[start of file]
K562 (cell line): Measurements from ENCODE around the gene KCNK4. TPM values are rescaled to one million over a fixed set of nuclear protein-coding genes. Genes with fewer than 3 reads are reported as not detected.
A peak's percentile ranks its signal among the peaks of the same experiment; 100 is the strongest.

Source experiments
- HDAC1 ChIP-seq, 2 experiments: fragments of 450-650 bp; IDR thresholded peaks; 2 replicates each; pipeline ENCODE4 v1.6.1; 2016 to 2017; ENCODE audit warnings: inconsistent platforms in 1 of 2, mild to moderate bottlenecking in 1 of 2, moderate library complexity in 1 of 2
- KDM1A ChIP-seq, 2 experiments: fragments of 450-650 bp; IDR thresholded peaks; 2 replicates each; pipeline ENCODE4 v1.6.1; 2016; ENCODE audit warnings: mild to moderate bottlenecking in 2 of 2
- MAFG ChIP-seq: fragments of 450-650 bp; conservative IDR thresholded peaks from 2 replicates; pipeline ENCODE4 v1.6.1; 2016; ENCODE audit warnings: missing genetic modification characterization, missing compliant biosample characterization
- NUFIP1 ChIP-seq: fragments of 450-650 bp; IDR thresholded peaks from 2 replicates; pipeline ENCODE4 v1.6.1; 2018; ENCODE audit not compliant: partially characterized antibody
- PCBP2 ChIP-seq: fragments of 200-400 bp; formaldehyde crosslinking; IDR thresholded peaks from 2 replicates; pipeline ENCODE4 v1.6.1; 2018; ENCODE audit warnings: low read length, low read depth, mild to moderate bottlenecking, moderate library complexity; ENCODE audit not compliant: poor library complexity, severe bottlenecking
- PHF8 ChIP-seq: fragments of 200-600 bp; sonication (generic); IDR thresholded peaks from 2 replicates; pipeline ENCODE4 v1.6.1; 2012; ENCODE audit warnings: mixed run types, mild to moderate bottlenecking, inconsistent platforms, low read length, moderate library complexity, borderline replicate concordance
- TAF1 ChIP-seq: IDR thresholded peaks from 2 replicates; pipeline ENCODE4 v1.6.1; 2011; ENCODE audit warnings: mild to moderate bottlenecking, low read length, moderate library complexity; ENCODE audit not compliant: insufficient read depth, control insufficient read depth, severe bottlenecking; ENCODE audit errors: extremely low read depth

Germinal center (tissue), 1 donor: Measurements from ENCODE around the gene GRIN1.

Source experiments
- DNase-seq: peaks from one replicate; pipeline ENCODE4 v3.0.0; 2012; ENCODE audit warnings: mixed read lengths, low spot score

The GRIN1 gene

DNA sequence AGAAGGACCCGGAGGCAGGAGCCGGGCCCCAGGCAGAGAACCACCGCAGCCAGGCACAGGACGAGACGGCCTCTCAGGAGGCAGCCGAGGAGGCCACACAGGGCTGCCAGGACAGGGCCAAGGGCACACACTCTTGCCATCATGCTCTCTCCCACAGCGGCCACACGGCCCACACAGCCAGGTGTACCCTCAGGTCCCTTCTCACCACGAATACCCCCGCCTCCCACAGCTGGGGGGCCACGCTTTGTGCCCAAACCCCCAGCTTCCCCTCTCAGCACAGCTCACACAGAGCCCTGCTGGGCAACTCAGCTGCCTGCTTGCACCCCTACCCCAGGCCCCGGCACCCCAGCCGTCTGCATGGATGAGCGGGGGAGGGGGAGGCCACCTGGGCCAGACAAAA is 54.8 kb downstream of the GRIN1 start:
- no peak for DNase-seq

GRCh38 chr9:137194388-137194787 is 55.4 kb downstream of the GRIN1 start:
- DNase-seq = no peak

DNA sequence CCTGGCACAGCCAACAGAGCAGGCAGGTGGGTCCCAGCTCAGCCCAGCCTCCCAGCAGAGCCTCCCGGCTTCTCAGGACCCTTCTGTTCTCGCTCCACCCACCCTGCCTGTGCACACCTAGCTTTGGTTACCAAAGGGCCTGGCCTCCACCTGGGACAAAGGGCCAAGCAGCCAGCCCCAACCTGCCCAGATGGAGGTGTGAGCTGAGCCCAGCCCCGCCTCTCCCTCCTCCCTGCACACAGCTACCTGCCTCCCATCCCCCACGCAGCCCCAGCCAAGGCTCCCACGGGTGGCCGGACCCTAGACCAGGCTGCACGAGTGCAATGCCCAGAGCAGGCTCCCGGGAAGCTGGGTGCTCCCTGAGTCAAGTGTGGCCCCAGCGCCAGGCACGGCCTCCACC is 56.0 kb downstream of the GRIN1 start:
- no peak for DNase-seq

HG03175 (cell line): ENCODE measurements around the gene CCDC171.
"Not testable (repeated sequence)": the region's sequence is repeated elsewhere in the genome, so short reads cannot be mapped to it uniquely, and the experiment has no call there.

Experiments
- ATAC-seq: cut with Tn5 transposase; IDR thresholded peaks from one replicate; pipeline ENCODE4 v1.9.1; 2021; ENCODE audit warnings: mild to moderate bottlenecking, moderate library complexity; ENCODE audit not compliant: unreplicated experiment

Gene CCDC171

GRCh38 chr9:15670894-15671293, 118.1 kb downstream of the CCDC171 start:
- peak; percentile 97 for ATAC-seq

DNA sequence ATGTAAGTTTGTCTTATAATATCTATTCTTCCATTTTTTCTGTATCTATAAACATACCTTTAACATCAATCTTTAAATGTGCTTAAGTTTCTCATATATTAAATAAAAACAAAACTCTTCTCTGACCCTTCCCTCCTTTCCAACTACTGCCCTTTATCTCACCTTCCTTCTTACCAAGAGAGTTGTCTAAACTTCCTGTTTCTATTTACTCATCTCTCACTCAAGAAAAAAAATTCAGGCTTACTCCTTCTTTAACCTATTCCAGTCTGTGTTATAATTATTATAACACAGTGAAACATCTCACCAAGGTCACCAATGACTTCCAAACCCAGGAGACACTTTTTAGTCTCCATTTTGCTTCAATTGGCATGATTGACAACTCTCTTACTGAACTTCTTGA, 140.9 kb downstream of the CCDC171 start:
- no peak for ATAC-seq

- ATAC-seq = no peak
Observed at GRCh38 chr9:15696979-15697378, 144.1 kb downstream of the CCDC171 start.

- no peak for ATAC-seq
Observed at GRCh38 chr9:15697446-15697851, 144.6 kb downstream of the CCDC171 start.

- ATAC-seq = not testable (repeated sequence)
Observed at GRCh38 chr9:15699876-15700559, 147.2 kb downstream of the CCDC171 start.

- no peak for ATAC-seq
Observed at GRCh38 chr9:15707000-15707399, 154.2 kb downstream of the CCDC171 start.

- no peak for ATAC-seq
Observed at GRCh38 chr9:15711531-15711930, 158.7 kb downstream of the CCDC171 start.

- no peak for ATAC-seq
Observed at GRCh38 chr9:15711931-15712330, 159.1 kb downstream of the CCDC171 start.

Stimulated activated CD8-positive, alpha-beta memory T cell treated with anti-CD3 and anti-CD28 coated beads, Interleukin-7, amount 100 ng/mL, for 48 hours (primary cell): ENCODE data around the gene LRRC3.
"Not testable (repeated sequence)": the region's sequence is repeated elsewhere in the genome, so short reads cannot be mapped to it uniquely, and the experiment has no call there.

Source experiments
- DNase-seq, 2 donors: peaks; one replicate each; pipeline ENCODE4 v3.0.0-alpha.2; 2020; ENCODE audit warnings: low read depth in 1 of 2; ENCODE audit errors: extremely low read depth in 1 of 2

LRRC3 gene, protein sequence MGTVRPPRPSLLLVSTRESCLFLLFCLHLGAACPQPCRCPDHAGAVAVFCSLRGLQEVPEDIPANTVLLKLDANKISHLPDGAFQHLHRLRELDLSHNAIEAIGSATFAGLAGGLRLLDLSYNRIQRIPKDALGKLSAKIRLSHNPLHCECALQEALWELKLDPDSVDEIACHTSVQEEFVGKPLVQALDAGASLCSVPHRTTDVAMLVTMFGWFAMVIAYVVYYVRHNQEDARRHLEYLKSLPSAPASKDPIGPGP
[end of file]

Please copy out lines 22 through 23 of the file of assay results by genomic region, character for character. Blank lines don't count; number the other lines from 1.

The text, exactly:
"Not testable (repeated sequence)": the region's sequence is repeated elsewhere in the genome, so short reads cannot be mapped to it uniquely, and the experiment has no call there.

Experiments